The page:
In response to my recent foray on sola scriptura and perspicuity, 1 a commenter on Facebook asked, presumably rhetorically, whether Acts 8.31 didn’t disprove the idea of the clarity of Scripture. I answered, “No.” I answered this way in part because the question presumed what it sought to disprove, viz., it presumed that I could read and understand the passage in question.
But the passage itself seems to go in the other direction, doesn’t it? Here is the verse, with context (ESV):
And there was an Ethiopian, a eunuch, a court official of Candace, queen of the Ethiopians, who was in charge of all her treasure. He had come to Jerusalem to worship 28 and was returning, seated in his chariot, and he was reading the prophet Isaiah. 29 And the Spirit said to Philip, “Go over and join this chariot.” 30 So Philip ran to him and heard him reading Isaiah the prophet and asked, “Do you understand what you are reading?” 31 And he said,“How can I, unless someone guides me?” And he invited Philip to come up and sit with him.
“How can I understand Scripture without a guide?” And yet the question assumed I could understand Scripture well enough to know that I couldn’t understand Scripture. Are we caught on the horns of an “all Cretans are liars” dilemma?
Again, no. There are a couple of different ways to approach this.
Here is the passage from the prophet Isaiah that the Ethiopian eunuch could not understand:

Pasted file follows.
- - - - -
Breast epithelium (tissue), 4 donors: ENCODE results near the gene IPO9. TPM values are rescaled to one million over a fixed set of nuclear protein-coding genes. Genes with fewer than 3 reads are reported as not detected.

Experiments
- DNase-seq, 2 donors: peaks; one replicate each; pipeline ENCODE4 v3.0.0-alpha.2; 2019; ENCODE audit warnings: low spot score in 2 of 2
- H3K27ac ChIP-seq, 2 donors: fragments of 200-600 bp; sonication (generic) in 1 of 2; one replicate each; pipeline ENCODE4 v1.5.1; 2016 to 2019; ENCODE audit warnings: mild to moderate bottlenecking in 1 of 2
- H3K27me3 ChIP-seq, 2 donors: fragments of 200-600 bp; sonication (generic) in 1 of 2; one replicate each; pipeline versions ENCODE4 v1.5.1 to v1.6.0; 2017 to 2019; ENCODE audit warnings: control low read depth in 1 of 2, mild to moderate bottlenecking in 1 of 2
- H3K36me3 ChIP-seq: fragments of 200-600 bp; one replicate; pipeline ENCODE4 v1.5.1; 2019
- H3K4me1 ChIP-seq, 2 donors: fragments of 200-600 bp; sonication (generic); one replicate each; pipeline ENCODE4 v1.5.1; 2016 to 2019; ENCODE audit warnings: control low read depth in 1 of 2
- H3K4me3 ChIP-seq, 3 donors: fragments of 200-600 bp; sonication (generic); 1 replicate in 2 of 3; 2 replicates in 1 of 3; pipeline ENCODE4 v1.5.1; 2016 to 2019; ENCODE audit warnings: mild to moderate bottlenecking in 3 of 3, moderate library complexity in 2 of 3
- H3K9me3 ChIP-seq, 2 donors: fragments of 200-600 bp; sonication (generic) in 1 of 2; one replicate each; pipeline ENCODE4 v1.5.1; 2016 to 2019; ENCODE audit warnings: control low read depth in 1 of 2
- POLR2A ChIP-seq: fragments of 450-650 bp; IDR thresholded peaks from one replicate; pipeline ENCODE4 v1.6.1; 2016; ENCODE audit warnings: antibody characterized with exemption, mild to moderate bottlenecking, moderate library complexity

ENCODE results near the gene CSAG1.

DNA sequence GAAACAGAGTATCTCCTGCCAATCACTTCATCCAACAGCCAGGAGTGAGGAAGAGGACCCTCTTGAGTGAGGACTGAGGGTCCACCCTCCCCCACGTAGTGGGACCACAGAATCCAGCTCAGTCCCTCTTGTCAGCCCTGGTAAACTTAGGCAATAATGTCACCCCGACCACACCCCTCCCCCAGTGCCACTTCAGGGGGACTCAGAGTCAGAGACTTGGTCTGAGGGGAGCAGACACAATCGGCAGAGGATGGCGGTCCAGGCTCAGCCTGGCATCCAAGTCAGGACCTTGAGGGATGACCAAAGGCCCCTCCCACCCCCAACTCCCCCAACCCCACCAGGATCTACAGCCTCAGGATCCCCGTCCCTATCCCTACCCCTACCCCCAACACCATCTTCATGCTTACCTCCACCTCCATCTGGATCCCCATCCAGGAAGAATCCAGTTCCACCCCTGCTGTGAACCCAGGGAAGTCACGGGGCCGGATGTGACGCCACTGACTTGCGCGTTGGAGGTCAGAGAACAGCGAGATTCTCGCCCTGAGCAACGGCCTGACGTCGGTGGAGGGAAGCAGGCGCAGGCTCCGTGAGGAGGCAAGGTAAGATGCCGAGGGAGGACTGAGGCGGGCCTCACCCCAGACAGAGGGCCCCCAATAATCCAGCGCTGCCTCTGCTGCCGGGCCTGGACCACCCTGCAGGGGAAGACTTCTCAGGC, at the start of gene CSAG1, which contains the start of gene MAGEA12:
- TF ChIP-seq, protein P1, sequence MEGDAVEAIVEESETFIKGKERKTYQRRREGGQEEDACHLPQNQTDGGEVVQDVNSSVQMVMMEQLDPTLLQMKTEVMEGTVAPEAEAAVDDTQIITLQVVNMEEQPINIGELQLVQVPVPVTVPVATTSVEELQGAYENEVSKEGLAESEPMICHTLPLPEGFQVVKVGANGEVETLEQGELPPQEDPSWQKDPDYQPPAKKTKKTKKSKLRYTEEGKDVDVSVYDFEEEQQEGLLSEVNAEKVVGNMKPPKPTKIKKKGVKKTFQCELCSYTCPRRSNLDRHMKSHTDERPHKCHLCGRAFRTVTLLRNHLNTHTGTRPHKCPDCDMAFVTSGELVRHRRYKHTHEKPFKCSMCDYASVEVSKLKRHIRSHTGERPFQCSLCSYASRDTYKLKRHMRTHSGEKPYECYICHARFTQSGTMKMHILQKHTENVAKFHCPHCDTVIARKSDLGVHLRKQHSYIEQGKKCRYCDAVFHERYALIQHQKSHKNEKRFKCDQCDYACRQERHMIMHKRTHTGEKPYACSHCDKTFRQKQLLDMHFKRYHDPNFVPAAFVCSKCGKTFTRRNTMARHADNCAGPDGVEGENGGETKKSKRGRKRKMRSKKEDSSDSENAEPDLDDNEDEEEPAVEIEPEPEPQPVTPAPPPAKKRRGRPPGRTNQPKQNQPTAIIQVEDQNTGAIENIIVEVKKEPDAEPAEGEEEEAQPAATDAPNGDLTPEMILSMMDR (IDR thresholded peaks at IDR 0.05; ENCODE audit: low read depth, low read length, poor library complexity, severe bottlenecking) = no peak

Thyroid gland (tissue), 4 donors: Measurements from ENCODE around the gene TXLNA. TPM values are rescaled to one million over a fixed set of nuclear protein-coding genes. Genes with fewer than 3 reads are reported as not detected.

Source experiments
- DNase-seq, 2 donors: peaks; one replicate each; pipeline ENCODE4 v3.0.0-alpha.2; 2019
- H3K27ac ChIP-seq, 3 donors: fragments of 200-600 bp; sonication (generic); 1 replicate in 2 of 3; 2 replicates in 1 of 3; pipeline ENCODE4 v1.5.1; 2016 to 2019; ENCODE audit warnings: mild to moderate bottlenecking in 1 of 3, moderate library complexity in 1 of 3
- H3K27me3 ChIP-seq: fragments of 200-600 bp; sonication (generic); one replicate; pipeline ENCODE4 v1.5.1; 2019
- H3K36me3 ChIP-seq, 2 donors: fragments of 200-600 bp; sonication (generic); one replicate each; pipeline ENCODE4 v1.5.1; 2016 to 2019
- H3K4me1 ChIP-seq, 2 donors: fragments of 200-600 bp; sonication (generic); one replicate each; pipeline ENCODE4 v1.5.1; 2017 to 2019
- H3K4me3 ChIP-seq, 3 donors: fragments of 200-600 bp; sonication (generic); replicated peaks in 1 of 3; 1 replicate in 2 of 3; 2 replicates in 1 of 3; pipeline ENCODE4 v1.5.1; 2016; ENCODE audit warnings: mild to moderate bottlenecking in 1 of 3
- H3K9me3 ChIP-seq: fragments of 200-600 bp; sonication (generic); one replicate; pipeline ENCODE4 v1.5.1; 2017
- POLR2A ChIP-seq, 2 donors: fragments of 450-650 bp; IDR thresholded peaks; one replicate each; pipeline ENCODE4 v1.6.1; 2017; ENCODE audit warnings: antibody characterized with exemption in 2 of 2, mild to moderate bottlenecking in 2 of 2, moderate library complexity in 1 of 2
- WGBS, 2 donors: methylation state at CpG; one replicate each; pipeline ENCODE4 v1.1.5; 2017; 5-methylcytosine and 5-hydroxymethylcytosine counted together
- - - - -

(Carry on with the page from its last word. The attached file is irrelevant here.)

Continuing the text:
“Like a sheep he was led to the slaughter
and like a lamb before its shearer is silent,
so he opens not his mouth.
33 In his humiliation justice was denied him.
Who can describe his generation?
For his life is taken away from the earth.”
What I would suggest is the following: the Ethiopian eunuch could not understand this passage–not grammatically, but in its full salvific import–because he did not yet know the Christic or Messianic meaning of the Old Testament as it is fulfilled in the person and work of Jesus Christ. How does one come to know this, to understand this–to hear it with the understanding of faith? Only by the apostolic witness to Jesus Christ’s fulfillment of the prophecies of the Old Testament. That is how the eunuch was to know it was this one, the Lord Jesus Christ, who was the res of the Old Testament’s signa. Hence, it was an apostle that the Spirit sent to the eunuch, who “opened his mouth, and beginning with this Scripture…told him the good news about Jesus.” It was Jesus himself (about) whom the eunuch needed to know. Under the inspiration of the Spirit, the apostles testified to this Jesus, thus providing the key to understanding the prophecies and shadows of the old order. It is on the foundation of the apostles (here Philip) and prophets (here Isaiah), after all, that the church is built, Christ Jesus himself being the cornerstone.
How might we know contextually that what the eunuch needed was to hear the prophet Isaiah savingly, rather than simply to understand at any level the words on the page before him? He wished to be baptized immediately after hearing Philip’s teaching.
John Calvin takes a different approach, though one that is not, I think, inconsistent with the foregoing. He refers to the common distinction (cf. Augustine, De doctrina christiana) between clearer and less clear parts of Scripture (the passage of Isaiah would be an example of the latter), and notes the significance of the Spirit’s help, along with the aid of teachers and interpreters, for understanding such passages. The eunuch had some profit from the text already from the former, but he received still more through its combination with other means that God has provided for understanding. Calvin’s comments are lengthy, but they repay reading in full.